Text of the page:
A majority of the chief executives (over three-fourths of the total respondents) in India are willing to wait to see that at last half the population is vaccinated before opening their offices to the pre-pandemic levels, while only 45 per cent of their global peers will do so, according to a survey.
The survey, among the top-500 chief executives, by global consultancy KPMG said global executives do not expect to see a return to the normal course of business until sometime in 2022, as opposed to nearly one-third (31 percent) who anticipate this will happen later this year.
While 45 per cent of CEOs globally will wait for over 50 per cent of population to get vaccinated before returning to the office, as much as 76 per cent here want to do so before opening up, according to the survey.
The survey also said these CEOs are planning what the new reality will look like after the pandemic. Nearly a quarter (24 per cent) of them admit that their business model has been changed forever by the pandemic.
While nine of the 10 CEOs globally intend to ask their employees to report when they are to allow them back to work, the number is nearly total in the country with 94 per cent CEOs intend to do so.
Globally, 76 per cent of CEOs see government encouraging businesses to return to normal, the number is 86 per cent in the country.
However, globally CEOs are unlikely to downsize physical footprint compared to six months ago, as only 17 per cent of them are looking to downsize their offices as a result of the pandemic as opposed to 22 per cent in the country.
In contrast, 69 per cent had August 2020 said they are planning to reduce their office space over three years, demonstrating that either office downsizings have taken place or, as the pandemic has drawn on, strategies have changed. This number stood at 48 per cent in the country in 2020.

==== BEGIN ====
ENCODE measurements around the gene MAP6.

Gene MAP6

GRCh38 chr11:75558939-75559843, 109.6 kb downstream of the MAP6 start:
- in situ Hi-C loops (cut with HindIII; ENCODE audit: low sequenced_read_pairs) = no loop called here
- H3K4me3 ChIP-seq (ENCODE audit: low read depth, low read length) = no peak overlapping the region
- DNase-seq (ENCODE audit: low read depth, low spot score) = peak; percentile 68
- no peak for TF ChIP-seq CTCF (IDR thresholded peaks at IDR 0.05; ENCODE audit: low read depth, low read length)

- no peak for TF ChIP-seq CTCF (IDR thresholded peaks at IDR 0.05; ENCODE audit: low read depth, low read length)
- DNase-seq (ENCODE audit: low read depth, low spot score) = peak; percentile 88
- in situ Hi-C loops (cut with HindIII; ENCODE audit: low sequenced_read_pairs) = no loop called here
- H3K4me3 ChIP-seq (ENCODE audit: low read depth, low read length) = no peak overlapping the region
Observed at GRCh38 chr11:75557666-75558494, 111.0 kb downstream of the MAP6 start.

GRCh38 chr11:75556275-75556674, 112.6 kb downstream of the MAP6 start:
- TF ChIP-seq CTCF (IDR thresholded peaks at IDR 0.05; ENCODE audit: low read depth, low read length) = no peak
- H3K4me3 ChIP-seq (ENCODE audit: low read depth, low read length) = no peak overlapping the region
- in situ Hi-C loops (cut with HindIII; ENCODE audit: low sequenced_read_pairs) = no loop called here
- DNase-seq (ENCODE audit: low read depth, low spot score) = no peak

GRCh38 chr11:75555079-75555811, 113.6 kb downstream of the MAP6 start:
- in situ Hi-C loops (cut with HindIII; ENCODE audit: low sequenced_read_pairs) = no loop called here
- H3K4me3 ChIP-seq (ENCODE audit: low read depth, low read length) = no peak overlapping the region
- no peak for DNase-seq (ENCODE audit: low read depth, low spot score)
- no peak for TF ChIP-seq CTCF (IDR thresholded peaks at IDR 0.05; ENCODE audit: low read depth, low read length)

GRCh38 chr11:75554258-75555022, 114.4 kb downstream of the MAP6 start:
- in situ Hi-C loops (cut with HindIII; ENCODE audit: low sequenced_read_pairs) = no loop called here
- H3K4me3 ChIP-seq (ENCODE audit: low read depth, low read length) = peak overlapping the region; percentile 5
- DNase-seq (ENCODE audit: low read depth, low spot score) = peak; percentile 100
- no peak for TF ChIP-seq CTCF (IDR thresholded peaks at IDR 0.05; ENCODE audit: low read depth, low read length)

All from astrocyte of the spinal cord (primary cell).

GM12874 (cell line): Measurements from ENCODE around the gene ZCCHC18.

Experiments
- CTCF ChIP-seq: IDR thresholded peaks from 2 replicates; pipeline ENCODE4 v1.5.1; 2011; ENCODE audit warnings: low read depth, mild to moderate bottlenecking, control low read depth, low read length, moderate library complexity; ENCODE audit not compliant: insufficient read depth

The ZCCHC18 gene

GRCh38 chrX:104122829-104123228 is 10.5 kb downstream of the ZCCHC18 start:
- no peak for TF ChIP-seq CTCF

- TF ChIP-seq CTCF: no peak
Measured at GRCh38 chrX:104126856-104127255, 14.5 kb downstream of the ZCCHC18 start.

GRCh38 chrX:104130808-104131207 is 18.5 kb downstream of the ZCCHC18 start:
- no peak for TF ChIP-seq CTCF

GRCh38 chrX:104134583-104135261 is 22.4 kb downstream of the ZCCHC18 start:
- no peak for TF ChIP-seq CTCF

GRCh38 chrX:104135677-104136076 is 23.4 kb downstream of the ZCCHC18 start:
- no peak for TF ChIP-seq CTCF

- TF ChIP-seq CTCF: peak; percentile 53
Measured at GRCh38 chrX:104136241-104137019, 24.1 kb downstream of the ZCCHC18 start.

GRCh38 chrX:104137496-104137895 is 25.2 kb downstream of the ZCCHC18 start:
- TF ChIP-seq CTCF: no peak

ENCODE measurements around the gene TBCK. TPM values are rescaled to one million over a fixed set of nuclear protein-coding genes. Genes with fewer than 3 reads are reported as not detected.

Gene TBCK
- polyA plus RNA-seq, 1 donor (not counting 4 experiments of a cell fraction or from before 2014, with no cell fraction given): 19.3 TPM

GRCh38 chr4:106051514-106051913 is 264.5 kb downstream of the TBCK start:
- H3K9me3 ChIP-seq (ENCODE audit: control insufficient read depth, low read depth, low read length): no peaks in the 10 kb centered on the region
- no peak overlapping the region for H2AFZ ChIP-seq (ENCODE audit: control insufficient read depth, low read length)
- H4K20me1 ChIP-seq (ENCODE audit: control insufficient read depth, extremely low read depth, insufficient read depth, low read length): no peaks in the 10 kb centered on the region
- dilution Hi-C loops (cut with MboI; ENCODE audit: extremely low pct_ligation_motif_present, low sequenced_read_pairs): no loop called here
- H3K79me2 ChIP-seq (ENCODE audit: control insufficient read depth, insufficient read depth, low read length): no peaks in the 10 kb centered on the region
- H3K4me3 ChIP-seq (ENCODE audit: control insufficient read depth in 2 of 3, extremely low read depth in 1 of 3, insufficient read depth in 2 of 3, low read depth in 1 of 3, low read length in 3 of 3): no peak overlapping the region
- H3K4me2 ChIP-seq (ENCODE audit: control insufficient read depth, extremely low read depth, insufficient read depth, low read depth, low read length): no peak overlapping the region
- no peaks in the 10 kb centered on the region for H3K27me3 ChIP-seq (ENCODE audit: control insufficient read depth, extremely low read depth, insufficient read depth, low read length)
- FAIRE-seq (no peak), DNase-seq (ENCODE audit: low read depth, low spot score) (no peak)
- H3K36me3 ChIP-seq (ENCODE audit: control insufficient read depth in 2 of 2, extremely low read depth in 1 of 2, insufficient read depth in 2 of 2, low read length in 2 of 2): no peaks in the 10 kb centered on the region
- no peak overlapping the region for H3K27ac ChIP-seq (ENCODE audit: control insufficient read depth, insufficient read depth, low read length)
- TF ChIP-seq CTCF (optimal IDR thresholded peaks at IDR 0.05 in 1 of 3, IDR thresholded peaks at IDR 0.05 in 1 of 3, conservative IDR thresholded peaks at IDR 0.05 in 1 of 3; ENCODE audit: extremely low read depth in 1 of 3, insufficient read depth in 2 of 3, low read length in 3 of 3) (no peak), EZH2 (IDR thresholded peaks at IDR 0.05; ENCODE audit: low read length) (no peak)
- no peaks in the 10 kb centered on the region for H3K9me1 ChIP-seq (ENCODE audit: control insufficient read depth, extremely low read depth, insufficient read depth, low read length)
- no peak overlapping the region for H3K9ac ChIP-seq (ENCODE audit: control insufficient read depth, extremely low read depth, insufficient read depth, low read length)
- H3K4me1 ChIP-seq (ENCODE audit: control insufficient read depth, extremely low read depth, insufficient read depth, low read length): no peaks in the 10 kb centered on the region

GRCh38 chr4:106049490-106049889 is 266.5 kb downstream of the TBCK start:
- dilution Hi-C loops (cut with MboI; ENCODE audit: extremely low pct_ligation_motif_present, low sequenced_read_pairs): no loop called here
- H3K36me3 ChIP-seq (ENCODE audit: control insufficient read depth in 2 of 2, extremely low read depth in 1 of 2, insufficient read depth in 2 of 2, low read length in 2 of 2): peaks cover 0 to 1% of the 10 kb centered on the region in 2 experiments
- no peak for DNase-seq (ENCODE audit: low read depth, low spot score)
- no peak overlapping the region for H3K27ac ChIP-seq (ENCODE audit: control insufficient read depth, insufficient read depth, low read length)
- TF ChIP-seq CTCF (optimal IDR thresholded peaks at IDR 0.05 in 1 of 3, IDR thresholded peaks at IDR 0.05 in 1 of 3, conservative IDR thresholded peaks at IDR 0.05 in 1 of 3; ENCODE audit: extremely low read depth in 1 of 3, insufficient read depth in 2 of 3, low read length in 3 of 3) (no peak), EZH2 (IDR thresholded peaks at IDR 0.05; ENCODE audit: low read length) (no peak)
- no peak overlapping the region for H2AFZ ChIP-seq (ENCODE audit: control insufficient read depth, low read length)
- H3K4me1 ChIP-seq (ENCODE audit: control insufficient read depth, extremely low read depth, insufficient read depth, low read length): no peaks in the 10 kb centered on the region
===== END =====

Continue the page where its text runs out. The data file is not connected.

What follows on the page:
Significantly, most executives are apprehensive about a fully remote workforce as only 30 per cent of global executives (compared to 32 per cent in India) are considering a hybrid model of working, wherein most employees work remotely for two-three days a week. As a result, only 21 per cent of businesses globally are looking to hire talent that works predominantly remotely as 22 per cent here.
With increased threat on data security, global business leaders have identified cybersecurity as the top concern impacting their growth and operations over a three-year period.
A majority (55 per cent) are concerned about employees' access to the vaccine, which is influencing their outlook of when employees will return to the workplace. Ninety per cent of them are planning to ask employees to report when they are vaccinated before allowing them to return to workplace.
The study, conducted in late-January and early-March among 500 global CEOs from 11 major countries (Australia, Britain, Canada, China, France, Germany, India, Italy, Japan, Spain and the US), sought their response to the pandemic, and the outlook over a three-year horizon.